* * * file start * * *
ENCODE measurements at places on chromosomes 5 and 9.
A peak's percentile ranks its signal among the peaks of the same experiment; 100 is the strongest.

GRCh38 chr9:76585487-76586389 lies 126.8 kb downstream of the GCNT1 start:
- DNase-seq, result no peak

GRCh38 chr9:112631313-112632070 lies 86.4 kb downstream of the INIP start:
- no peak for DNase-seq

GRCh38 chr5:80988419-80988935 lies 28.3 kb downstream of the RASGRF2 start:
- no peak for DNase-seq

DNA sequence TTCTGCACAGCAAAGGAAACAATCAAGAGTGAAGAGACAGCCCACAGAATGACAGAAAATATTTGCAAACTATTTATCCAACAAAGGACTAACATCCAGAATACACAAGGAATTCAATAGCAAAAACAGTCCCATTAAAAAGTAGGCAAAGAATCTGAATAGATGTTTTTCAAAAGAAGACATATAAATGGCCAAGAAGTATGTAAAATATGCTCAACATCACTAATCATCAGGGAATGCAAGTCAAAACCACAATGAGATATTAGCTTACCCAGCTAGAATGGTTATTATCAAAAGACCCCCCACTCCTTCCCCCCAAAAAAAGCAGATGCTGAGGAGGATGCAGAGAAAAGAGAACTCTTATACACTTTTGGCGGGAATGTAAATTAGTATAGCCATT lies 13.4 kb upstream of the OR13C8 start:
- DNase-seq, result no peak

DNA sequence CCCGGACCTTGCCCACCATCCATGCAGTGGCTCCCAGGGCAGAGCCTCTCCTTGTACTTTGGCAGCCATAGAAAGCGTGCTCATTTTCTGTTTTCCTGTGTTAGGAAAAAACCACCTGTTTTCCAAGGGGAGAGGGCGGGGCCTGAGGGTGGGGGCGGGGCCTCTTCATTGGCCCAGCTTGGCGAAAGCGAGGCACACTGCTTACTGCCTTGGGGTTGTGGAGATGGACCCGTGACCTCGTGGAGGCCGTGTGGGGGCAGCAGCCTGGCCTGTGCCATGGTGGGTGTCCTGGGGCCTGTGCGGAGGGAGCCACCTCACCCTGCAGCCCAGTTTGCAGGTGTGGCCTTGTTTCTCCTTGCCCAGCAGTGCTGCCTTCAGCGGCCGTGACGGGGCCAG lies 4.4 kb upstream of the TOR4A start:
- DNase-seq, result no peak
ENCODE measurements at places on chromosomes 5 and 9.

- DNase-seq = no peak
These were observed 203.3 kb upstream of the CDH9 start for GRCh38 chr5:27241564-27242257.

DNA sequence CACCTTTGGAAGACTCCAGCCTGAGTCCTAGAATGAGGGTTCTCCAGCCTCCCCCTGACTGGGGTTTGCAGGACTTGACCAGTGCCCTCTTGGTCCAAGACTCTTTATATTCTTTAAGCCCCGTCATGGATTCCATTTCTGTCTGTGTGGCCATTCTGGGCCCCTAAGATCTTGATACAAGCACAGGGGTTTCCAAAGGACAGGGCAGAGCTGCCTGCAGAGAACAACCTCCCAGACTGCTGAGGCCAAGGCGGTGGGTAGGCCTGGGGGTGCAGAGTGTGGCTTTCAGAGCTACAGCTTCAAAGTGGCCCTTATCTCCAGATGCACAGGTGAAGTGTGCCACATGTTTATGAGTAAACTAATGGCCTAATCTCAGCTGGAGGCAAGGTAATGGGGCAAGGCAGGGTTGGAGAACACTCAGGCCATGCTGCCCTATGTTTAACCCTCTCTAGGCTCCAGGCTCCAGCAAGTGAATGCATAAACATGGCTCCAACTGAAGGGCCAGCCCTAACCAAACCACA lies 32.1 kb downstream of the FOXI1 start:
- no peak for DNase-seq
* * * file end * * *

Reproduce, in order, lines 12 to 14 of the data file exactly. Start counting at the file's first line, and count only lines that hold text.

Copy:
- DNase-seq, result no peak
ENCODE measurements at places on chromosomes 5 and 9.

- DNase-seq = no peak